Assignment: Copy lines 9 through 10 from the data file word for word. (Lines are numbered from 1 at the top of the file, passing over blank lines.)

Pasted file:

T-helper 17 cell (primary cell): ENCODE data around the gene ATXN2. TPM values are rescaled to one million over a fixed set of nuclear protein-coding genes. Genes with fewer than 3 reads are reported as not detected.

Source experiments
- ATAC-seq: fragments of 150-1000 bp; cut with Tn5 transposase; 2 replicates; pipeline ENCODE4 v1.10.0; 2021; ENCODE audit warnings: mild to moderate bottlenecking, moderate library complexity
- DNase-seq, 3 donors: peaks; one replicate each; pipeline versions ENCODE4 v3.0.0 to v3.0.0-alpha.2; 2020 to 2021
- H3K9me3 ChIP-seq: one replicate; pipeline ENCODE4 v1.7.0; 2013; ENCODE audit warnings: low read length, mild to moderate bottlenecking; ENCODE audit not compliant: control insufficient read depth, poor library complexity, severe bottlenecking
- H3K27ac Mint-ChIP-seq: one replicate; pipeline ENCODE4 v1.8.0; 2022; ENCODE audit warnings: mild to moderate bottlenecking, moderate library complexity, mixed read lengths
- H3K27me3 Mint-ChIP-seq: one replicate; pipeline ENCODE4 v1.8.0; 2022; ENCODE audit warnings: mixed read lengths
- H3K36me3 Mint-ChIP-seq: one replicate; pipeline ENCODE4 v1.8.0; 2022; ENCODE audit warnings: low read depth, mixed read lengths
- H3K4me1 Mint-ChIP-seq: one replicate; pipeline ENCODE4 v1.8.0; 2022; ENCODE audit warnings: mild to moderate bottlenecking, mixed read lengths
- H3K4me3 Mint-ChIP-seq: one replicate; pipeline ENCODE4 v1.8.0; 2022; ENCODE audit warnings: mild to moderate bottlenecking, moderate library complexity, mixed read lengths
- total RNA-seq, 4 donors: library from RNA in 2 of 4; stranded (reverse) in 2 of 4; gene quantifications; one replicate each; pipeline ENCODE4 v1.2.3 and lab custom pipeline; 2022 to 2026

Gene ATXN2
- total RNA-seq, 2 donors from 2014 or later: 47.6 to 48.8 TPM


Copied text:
- H3K4me1 Mint-ChIP-seq: one replicate; pipeline ENCODE4 v1.8.0; 2022; ENCODE audit warnings: mild to moderate bottlenecking, mixed read lengths
- H3K4me3 Mint-ChIP-seq: one replicate; pipeline ENCODE4 v1.8.0; 2022; ENCODE audit warnings: mild to moderate bottlenecking, moderate library complexity, mixed read lengths